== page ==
- attending school on a day when a shooter opens fire; or
- being told they need to engage in a sexual act to get a job or stay employed.
- Get over it
- Set it aside
- Let it go
- Grow from it
- Don’t use it as an excuse
- Or my favorite and most recent one – don’t use it to make yourself significant.
By failing to recognize and honor victims, we are creating an environment where victim mindsets can flourish. When in a victim mindset, it is difficult to see opportunities for growth, change, or transformation. Part of the anecdote to this phenomenon is to give empathy when empathy is due. We need to stop our simple need to fix, and instead, allow people to share their experiences in ways that help them heal in whatever length of time is needed.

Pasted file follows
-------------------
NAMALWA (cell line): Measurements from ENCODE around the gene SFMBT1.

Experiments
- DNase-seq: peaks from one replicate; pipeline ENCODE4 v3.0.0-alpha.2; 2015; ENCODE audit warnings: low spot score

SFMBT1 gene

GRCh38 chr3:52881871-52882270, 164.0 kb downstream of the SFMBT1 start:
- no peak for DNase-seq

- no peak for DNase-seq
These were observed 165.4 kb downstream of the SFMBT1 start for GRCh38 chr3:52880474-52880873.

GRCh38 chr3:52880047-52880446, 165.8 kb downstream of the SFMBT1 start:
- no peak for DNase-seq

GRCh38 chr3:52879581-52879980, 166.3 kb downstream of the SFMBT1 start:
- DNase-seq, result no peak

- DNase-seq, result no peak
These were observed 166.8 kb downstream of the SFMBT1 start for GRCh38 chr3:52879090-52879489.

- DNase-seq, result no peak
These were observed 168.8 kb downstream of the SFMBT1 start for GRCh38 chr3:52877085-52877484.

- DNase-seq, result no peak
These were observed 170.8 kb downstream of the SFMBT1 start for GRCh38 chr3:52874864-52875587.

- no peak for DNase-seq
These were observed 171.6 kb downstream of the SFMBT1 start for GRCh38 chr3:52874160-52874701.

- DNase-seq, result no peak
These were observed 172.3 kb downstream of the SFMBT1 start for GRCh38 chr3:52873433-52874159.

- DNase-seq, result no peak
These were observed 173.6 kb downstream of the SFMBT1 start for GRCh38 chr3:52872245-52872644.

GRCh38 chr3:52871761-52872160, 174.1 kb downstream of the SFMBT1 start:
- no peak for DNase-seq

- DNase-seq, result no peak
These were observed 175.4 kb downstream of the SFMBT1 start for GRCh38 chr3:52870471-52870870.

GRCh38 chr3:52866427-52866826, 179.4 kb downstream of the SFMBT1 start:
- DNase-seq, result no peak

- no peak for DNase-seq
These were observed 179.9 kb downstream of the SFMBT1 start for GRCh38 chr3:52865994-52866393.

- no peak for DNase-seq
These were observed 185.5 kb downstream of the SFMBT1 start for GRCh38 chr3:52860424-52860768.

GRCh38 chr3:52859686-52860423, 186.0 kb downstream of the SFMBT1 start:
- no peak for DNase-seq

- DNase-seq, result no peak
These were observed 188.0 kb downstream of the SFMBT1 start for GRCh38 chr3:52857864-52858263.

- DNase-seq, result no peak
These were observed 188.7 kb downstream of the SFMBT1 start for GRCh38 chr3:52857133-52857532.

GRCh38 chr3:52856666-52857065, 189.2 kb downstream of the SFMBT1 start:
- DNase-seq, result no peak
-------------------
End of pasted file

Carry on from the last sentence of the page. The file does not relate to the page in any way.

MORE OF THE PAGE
As leaders, we need to treat each situation for its unique characteristics and not broad brush all people as behaving a certain way. There will always be those few who take full advantage of circumstances, require a great deal of attention, or seem to assume harmful intent. There are also healthy people in the world who have growth mindsets who have been victimized. They deserve to heal without feeling silenced.
How can you help facilitate conversations that create empathy and awareness versus judgment and shame?
Follow the Conversation on LinkedIn